September 2023 Introduction Acme Fireworks sells fireworks in all their myriad forms Single use aerial display

September 2023 Business Finance Assignment


  1. Introduction


    1. Acme Fireworks sells fireworks in all their myriad forms. Single-use, aerial display ground show; if there’s a need, Acme Fireworks supplies it. Starting out as a garage endeavor, Acme Fireworks is a sole proprietorship that is looking to change its entity status due to a recent influx of bigger business contract requests that would mean a larger employee base, more liability risk, and higher demand for a dangerous product (prompting evaluation of insurance protocols and coverage). This act of expansion would lead to the company adhering to the Uniform Commercial Code (UCC). Furthermore, “an order or another offer to buy goods for prompt or current shipment shall be construed as inviting acceptance either by a prompt promise to ship or by the prompt or current shipment of conforming or non-conforming goods” (Uniform Commercial Code, 2003, Sec. 2-206). This expansion would likely also prompt a change of entity from a sole proprietorship to a single member limited liability company (LLC). With all of these changes enacted, the company should prosper.


  1. Contractual Governance


    1. The UCC would best cover this transaction series as it “attempts to unify state laws affecting commerce into a single code that all states could adopt to make interstate commerce easier and more efficient” (Rogers, 2012, Unit III). Given the possibility that the inquiring businesses are not necessarily in the same state as Acme Fireworks, the UCC would allow all transactions to be made on the same footing, unlike in common law, where the laws are different in regards to taxation and sales from state to state.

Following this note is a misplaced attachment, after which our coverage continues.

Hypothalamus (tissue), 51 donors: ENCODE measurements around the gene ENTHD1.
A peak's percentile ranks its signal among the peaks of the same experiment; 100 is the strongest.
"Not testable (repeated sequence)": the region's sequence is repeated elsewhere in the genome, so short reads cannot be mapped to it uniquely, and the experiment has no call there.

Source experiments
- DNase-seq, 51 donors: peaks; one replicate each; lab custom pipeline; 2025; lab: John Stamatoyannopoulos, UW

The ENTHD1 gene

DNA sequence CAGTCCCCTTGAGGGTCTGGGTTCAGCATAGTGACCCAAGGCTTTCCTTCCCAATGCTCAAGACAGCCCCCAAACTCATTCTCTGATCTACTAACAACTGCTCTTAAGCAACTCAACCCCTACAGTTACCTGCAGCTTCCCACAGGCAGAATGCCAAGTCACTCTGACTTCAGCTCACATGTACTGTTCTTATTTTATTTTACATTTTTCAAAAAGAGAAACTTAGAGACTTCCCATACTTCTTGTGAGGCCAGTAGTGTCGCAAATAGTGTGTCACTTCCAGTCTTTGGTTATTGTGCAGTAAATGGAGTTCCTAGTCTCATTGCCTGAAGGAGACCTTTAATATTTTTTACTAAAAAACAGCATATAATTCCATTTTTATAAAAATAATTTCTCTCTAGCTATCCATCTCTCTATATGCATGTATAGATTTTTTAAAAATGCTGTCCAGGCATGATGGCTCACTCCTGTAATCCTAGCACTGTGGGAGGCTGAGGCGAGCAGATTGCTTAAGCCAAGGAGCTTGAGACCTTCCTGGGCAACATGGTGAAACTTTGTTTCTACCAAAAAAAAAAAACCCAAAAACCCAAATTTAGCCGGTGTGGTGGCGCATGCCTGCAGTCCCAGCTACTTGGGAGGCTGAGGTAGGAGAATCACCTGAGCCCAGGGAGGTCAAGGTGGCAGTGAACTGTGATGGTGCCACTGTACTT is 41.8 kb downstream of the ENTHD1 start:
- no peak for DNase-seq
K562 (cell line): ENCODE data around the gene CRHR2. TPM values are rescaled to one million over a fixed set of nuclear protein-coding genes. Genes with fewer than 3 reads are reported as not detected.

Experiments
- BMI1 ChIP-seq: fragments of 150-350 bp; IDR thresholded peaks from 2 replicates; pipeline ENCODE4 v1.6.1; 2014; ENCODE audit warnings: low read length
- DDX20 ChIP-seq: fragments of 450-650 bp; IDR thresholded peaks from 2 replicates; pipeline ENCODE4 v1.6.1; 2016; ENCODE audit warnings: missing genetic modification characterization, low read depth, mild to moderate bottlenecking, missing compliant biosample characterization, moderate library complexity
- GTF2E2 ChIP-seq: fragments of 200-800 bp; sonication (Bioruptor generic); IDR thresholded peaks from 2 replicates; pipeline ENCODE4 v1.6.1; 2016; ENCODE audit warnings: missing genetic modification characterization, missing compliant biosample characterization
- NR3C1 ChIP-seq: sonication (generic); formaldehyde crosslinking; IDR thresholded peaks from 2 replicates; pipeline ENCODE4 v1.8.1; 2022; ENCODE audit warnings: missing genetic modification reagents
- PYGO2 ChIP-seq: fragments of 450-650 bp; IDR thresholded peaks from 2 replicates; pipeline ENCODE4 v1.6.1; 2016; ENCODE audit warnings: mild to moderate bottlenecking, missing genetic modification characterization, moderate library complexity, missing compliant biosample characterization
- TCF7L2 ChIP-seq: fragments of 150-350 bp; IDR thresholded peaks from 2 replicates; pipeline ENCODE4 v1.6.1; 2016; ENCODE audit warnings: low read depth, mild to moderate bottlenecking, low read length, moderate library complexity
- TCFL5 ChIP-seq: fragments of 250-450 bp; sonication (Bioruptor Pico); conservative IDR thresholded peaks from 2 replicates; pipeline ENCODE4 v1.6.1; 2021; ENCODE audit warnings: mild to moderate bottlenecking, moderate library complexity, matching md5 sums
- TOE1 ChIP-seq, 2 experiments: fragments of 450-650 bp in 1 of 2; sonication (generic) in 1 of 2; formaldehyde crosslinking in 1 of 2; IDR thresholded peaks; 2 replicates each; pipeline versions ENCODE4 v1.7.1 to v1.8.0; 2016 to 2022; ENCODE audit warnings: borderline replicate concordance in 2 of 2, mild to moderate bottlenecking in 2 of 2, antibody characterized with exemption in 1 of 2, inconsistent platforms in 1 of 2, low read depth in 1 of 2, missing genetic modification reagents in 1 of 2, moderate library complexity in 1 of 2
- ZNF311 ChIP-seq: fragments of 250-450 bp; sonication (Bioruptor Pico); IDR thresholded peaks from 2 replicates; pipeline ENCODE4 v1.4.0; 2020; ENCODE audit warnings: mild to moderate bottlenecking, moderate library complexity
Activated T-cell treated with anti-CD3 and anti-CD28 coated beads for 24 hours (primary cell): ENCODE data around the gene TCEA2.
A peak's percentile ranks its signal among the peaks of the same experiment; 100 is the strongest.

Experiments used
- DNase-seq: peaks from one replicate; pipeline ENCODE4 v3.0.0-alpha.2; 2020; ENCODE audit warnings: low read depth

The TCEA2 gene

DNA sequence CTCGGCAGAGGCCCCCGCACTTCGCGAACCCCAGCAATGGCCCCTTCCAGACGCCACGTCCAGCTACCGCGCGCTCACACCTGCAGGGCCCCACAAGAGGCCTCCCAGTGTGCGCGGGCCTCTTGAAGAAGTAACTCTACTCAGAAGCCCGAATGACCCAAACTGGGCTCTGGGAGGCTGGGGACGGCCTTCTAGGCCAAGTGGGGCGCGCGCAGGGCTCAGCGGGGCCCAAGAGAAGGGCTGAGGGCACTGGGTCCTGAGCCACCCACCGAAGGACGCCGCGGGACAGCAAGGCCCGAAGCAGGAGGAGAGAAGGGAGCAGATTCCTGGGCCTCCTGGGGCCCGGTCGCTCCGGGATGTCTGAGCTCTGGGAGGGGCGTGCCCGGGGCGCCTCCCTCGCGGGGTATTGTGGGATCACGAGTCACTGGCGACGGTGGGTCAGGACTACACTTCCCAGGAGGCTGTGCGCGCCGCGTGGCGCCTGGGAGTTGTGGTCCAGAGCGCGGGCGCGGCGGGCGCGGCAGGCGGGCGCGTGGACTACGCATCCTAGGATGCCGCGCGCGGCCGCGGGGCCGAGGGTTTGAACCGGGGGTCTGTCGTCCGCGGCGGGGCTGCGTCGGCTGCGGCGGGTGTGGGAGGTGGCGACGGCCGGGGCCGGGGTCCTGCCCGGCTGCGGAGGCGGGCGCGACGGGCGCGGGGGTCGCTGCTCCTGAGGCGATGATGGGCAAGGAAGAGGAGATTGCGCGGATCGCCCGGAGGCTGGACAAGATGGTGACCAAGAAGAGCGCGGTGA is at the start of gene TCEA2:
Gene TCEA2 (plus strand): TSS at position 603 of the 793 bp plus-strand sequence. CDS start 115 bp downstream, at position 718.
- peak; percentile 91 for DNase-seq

1. Contract Formation


    1. As Acme Fireworks operates under the auspices of a sole proprietorship, the owner is empowered to offer and accept contracts. In this case, because the owner was provided fireworks display contracts, agreed, and decided on price with the intention of entering into a legally binding contract in full possession of his or her faculties, the contract is binding, and the proprietor is legally obligated to follow through on supply.

      1. Offer

        1. To achieve these commissions off of fireworks displays for periodic events for other businesses. “An offer is a manifestation of willingness to enter into a bargain, which creates in the offeree the power of acceptance” (Smith, 2012).

      2. Acceptance

        1. The owner informed the offeror that such fulfillment was possible.

      3. Consideration

        1. Price (with the understanding that most of said price was skilled labor cost, insurance, and the physical aspects of fireworks supply, e.g. transport, display setting, and firing the rockets)  agreed upon per display.

      4. Capacity

        1. The owner has possession of full faculties and is willing to enter into contracts with a clear understanding of all that is involved in the issuance and acceptance of said contract.

      5. Legality

        1. The offer was made with the intention to create a legal contract that protects all sides of the bargain.


  1. Liability for Spectator Injury